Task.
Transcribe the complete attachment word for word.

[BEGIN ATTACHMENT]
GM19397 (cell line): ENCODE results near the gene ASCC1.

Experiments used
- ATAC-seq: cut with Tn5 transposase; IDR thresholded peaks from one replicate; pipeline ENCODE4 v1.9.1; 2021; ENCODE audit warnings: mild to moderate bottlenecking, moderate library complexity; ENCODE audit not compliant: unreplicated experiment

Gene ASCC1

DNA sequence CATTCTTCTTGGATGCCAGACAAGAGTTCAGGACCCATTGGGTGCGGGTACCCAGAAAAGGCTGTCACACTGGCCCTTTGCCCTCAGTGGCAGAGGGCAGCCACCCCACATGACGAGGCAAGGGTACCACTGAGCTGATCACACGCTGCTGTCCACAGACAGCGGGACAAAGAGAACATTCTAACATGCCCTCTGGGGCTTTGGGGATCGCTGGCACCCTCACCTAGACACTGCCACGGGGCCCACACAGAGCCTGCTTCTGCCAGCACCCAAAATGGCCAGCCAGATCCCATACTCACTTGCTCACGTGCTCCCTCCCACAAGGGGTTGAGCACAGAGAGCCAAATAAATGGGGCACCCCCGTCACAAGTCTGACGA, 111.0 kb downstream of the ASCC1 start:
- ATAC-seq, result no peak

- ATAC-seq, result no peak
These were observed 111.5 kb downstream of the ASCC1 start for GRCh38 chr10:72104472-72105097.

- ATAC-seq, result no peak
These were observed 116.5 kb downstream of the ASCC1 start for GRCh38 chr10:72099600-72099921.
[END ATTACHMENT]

GM19397 (cell line): ENCODE results near the gene ASCC1.

Experiments used
- ATAC-seq: cut with Tn5 transposase; IDR thresholded peaks from one replicate; pipeline ENCODE4 v1.9.1; 2021; ENCODE audit warnings: mild to moderate bottlenecking, moderate library complexity; ENCODE audit not compliant: unreplicated experiment

Gene ASCC1

DNA sequence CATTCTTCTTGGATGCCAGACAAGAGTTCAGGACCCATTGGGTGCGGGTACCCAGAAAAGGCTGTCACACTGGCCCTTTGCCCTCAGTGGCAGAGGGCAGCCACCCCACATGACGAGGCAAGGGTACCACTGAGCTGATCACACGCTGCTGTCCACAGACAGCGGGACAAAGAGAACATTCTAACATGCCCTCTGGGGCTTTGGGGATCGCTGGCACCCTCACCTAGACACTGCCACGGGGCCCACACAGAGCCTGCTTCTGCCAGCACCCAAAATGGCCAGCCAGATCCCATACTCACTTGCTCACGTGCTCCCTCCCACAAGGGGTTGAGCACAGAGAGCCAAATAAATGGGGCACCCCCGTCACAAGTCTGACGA, 111.0 kb downstream of the ASCC1 start:
- ATAC-seq, result no peak

- ATAC-seq, result no peak
These were observed 111.5 kb downstream of the ASCC1 start for GRCh38 chr10:72104472-72105097.

- ATAC-seq, result no peak
These were observed 116.5 kb downstream of the ASCC1 start for GRCh38 chr10:72099600-72099921.